While working as a teaching assistant in the architecture department at the Applied Sciences Private University, a young Jordanian realised that many students lack critical thinking and creativity skills.
This observation inspired Wala Zmeili to create ArchKids in 2017, an enrichment programme focused on architecture and design.
Zmeili was one of several entrepreneurs from around the Kingdom to meet with His Majesty King Abdullah last week. During the meeting, His Majesty reaffirmed his keenness to support young Jordanians’ innovative projects, heard from the entrepreneurs and voiced pride in their achievements.
Zmeili said that the King “showed us how much he cares about our projects”, adding that she was impressed by how attentively he listened to each entrepreneur and even wrote notes as they were speaking.
The young Jordanian started off with JD80 and created a programme that she pitched to a school. She said that after hosting the programme during a winter session, the results were “impressive”, and the principal, teachers, students and parents liked it. The success of this trial run made her want to expand.
She now has two architects who work with her on a freelance basis, and the programme now offers courses in five different schools and at several centres.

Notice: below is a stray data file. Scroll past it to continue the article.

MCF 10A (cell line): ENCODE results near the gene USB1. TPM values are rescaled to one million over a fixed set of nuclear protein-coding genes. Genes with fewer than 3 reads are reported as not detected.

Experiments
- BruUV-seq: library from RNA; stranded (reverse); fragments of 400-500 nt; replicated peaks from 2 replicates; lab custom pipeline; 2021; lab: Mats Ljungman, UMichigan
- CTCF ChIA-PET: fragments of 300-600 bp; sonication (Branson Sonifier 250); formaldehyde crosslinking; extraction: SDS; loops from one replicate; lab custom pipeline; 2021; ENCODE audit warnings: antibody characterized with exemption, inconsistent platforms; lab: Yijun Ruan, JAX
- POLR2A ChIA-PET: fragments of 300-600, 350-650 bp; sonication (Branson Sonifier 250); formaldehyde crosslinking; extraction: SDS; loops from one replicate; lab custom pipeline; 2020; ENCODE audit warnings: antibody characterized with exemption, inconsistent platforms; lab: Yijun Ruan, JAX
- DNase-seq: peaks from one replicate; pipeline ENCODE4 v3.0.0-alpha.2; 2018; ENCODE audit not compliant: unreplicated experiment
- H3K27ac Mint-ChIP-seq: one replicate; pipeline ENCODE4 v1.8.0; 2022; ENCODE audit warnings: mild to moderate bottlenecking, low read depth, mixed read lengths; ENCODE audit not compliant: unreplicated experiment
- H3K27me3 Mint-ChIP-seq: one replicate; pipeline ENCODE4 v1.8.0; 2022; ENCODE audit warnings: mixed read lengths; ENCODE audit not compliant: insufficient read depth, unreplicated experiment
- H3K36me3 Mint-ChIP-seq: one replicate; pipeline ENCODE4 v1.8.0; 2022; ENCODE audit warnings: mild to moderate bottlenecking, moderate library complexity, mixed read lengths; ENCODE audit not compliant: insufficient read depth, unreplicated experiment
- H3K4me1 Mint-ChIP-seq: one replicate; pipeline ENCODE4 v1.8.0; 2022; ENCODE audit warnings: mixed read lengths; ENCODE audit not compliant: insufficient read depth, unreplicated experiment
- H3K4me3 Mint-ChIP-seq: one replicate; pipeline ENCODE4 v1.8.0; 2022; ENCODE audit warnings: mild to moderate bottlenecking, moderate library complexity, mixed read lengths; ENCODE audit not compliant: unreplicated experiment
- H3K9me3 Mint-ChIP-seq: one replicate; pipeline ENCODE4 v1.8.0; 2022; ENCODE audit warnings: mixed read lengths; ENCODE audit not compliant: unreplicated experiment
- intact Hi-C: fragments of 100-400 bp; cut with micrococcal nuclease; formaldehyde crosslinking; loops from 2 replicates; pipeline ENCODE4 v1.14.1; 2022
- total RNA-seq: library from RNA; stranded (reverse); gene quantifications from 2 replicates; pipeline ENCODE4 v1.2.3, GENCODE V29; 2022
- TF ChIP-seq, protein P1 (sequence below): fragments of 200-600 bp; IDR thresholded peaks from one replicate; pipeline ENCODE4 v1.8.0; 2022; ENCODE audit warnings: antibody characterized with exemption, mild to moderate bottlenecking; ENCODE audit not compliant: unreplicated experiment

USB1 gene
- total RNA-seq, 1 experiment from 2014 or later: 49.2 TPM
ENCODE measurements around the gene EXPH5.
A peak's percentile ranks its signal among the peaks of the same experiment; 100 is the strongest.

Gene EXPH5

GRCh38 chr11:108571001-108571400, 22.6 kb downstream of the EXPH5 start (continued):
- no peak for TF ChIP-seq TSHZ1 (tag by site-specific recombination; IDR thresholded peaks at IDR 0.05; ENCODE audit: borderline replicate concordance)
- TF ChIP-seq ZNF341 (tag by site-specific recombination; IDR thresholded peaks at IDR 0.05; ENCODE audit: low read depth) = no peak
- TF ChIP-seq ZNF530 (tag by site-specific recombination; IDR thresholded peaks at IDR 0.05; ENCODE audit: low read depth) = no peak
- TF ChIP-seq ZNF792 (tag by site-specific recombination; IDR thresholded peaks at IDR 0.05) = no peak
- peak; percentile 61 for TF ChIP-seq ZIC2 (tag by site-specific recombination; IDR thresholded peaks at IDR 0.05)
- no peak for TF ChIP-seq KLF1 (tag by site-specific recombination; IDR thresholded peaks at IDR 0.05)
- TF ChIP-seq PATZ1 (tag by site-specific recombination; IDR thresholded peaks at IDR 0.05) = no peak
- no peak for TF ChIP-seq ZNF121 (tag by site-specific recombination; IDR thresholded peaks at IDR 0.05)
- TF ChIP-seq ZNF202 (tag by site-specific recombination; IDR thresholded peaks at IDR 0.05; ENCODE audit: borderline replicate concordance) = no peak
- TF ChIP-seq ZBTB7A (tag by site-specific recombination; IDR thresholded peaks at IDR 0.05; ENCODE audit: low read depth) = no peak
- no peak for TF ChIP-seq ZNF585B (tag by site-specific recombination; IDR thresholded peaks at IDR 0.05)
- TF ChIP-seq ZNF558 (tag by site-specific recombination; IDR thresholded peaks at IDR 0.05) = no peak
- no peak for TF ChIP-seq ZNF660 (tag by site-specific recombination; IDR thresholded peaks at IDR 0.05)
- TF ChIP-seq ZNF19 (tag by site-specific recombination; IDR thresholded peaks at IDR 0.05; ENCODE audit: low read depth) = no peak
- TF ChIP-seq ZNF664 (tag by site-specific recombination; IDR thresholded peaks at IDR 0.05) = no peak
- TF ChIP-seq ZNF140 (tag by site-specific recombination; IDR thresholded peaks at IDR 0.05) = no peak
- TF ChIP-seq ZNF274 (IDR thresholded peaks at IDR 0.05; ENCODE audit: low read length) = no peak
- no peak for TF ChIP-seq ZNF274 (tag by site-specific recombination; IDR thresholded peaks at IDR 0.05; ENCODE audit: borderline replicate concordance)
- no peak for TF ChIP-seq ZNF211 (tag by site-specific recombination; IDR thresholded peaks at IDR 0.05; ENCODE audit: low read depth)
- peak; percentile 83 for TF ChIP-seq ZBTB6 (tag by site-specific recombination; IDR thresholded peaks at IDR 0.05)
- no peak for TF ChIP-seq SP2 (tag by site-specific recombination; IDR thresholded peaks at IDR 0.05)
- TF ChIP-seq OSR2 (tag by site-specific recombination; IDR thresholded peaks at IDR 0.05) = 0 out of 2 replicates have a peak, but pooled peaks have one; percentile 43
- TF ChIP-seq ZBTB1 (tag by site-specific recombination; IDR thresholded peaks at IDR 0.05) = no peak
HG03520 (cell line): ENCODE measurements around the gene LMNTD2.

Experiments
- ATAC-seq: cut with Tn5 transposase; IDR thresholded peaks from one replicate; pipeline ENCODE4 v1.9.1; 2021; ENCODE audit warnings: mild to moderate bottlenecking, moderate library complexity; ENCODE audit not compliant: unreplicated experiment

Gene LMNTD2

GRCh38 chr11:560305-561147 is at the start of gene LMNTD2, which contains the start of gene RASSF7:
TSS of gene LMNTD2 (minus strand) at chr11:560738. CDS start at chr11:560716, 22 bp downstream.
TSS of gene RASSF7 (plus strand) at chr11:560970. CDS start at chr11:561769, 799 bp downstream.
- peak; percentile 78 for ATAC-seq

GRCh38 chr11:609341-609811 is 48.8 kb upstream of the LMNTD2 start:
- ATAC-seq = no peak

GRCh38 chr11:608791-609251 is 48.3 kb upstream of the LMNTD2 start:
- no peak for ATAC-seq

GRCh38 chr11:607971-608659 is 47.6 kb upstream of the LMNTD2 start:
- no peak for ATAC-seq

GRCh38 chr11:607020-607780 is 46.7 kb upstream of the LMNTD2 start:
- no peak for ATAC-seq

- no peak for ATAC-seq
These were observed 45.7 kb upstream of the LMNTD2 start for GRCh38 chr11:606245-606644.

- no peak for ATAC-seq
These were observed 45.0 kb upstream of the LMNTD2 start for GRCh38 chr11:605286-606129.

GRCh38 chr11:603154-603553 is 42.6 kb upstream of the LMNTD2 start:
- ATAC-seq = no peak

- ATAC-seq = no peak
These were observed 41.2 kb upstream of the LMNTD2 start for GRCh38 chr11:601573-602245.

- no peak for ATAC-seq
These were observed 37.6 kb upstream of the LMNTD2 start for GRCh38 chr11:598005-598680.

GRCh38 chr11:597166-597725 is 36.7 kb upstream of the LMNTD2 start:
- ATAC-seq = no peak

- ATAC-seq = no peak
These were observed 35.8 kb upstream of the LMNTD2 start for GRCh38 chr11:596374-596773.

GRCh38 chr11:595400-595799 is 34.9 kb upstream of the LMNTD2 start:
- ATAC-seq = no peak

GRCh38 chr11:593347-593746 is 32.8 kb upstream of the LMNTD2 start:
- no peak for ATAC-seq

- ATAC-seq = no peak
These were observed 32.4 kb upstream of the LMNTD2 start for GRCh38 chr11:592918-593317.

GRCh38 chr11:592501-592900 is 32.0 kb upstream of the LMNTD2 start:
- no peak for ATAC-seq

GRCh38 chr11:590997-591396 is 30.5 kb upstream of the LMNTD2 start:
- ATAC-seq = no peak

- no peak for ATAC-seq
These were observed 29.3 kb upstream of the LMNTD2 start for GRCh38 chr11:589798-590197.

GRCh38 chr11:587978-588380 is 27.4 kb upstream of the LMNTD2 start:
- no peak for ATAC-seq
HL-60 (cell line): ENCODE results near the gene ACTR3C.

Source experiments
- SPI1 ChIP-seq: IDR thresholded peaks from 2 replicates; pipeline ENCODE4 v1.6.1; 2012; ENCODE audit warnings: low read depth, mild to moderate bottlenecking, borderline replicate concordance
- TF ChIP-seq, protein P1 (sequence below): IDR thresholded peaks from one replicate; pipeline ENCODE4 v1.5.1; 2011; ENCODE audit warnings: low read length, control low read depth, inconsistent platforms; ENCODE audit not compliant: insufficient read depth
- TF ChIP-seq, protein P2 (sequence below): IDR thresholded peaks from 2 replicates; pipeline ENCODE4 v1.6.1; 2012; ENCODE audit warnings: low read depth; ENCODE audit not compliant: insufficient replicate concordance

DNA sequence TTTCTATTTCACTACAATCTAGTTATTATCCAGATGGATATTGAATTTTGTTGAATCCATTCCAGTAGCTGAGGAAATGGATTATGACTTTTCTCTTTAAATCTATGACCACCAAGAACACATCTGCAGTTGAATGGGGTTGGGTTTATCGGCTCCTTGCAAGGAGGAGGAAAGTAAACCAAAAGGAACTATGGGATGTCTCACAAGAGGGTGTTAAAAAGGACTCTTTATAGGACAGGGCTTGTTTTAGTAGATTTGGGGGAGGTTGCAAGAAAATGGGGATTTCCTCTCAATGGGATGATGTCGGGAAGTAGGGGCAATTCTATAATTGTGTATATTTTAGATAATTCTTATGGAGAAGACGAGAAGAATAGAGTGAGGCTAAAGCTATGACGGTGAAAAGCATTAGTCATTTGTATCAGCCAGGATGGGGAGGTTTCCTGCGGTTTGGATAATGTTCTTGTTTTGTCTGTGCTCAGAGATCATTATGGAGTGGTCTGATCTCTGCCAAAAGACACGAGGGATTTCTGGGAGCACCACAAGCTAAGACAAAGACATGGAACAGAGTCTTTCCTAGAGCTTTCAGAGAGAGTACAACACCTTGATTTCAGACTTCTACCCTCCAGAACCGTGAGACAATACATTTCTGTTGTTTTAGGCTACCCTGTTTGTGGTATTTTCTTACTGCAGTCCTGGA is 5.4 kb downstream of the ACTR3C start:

The programme has reached around 300 students so far, Zmeili said, adding that her goal is to expand it to be a part of a national art curriculum offered in all schools in Jordan and even across the region.
She noted that many government schools across the region “do not currently have structured art curriculums”, which she said are important for students in developing critical skills.
In order to develop her own teaching skills to better serve her students, Zmeili began working as an art teacher in various schools. She explained that her courses are interactive and not based solely on memorisation, helping students learn more effectively.
Architecture is a multidisciplinary field, combining subjects including math, science and history, and can help students learn multiple skills early on, she said, adding: “It’s fun, but at the same time, they’re learning a lot of things.”
The founder begins classes by engaging students in activities that encourage them to think critically; for example, a discussion on why a particular architect may have designed a specific structure a certain way or a brainstorm session on how something can be done. This way, she says, students begin to conceptualise material on their own, and also begin to understand how to create a plan.
Additionally, since the architectural and design processes in different regions around the world are influenced by and rely on the varying natural resources and materials available in those areas, learning about various structures from across the globe allows students to appreciate a myriad of cultures, she explained.
Her courses also touch on sustainable and green architecture and teaching students how to best utilise and preserve natural resources.
“They will improve their skills, and at the same time, they will become more open-minded.”
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